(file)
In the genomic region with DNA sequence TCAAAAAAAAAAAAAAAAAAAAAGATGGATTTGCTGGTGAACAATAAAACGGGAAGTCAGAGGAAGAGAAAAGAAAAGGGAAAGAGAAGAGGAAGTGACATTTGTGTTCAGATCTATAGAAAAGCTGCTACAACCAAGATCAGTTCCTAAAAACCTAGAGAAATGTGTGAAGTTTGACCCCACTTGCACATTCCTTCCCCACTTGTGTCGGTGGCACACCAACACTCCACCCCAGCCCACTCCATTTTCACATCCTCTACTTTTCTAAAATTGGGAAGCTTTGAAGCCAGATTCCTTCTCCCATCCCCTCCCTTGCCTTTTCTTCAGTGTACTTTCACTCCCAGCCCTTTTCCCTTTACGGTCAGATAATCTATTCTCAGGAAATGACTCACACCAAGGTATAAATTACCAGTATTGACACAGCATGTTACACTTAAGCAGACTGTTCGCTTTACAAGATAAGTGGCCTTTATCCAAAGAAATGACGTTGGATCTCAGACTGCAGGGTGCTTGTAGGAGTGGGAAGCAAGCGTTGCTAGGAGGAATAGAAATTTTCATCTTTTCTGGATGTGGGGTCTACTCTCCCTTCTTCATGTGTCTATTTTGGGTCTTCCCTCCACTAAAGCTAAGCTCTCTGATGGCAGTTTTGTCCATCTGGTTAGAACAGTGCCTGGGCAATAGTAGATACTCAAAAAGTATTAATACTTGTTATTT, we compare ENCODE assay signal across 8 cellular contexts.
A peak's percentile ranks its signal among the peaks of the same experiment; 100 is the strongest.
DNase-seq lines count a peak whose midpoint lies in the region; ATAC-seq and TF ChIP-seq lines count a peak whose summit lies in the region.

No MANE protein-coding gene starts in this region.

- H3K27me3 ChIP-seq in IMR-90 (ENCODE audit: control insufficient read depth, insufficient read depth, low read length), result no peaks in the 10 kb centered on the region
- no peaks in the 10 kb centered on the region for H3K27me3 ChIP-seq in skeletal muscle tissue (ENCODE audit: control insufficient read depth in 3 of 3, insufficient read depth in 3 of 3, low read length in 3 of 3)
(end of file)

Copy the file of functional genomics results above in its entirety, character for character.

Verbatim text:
In the genomic region with DNA sequence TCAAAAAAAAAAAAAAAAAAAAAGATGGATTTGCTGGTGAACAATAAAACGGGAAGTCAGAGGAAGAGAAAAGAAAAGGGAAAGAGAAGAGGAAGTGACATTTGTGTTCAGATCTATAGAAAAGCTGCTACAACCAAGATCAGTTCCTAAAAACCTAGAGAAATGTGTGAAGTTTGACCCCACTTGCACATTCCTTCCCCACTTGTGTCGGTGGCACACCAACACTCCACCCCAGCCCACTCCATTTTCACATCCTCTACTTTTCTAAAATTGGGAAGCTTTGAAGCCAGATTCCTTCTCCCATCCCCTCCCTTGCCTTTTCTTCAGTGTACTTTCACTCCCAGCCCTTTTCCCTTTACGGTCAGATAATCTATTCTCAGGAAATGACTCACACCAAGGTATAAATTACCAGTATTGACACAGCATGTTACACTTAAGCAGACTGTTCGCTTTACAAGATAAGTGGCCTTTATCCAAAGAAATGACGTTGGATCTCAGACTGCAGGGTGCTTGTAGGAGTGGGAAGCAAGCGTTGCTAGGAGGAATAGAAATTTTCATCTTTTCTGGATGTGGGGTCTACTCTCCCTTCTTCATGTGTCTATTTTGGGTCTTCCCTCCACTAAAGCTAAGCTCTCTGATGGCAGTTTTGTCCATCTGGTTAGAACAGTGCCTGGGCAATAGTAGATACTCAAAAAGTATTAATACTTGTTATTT, we compare ENCODE assay signal across 8 cellular contexts.
A peak's percentile ranks its signal among the peaks of the same experiment; 100 is the strongest.
DNase-seq lines count a peak whose midpoint lies in the region; ATAC-seq and TF ChIP-seq lines count a peak whose summit lies in the region.

No MANE protein-coding gene starts in this region.

- H3K27me3 ChIP-seq in IMR-90 (ENCODE audit: control insufficient read depth, insufficient read depth, low read length), result no peaks in the 10 kb centered on the region
- no peaks in the 10 kb centered on the region for H3K27me3 ChIP-seq in skeletal muscle tissue (ENCODE audit: control insufficient read depth in 3 of 3, insufficient read depth in 3 of 3, low read length in 3 of 3)